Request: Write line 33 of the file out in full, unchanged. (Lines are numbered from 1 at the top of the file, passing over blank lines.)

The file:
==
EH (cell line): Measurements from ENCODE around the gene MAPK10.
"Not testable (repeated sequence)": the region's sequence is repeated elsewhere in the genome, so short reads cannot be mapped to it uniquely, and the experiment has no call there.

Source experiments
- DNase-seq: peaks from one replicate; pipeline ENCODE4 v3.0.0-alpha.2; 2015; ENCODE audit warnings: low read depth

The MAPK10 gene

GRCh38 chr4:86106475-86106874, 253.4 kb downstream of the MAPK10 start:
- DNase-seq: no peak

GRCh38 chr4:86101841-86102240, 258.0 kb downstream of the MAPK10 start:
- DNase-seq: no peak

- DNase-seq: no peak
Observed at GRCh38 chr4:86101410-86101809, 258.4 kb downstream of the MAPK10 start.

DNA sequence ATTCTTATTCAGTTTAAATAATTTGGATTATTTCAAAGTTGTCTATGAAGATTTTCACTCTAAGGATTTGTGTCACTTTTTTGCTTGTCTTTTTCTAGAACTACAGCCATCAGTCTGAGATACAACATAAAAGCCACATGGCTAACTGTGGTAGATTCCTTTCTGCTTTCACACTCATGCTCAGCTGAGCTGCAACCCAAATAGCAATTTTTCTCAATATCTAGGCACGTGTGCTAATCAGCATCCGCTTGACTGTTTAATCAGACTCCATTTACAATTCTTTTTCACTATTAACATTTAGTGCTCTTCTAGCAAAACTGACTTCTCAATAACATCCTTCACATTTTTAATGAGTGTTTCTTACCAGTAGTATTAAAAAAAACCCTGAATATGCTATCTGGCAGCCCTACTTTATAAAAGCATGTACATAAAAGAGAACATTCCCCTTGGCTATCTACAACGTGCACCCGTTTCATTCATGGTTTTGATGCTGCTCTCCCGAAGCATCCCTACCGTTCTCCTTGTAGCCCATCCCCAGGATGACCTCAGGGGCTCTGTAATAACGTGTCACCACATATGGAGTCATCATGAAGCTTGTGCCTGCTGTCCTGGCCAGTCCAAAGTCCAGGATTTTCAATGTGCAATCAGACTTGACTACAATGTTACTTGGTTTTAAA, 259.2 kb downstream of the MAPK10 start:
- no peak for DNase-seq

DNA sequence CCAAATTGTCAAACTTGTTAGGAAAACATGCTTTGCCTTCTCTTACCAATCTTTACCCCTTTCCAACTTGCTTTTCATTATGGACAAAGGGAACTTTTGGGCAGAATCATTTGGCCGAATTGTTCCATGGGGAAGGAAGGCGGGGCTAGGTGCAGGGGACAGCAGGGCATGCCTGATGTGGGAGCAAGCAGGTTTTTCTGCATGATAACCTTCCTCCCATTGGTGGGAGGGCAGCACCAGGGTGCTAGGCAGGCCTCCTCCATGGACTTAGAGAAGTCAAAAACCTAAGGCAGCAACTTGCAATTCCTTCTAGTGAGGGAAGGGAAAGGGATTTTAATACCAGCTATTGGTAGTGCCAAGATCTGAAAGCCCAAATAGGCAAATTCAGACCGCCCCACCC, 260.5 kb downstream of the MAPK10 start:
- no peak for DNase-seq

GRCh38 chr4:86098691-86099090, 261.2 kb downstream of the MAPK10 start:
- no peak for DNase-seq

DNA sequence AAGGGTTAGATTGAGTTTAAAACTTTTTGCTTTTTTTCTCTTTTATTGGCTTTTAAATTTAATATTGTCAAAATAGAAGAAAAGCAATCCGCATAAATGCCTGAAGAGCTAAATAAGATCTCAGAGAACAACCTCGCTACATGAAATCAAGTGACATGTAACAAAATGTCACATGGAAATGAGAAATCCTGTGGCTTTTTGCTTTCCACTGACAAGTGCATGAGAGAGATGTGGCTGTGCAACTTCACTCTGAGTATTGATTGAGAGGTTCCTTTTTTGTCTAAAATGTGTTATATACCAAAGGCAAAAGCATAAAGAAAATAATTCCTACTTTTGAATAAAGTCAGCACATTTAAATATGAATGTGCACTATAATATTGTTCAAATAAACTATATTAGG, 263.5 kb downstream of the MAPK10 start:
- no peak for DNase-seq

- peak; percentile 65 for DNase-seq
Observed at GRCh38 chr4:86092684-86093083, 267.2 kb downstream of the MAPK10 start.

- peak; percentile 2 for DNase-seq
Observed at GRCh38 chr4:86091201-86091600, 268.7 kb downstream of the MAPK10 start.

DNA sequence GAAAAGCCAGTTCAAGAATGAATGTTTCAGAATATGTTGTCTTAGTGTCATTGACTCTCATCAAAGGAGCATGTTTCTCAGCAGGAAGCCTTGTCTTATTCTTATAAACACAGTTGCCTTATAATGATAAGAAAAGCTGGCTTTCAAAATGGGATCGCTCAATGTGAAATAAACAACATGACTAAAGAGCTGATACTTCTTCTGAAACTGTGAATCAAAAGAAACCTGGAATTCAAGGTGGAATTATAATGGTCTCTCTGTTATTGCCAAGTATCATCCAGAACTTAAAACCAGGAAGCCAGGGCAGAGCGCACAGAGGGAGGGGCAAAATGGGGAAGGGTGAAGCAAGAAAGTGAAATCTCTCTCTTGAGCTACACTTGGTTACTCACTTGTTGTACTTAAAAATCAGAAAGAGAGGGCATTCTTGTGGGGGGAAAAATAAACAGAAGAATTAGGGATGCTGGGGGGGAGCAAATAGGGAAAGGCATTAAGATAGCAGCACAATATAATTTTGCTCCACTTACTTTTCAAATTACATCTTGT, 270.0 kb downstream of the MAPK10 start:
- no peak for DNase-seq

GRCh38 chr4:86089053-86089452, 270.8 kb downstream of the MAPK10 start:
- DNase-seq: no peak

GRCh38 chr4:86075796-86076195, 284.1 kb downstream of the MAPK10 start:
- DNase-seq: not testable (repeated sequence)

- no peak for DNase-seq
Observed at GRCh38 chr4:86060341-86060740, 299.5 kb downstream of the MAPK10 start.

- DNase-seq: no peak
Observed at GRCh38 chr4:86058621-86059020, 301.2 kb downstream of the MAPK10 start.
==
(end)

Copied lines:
Observed at GRCh38 chr4:86058621-86059020, 301.2 kb downstream of the MAPK10 start.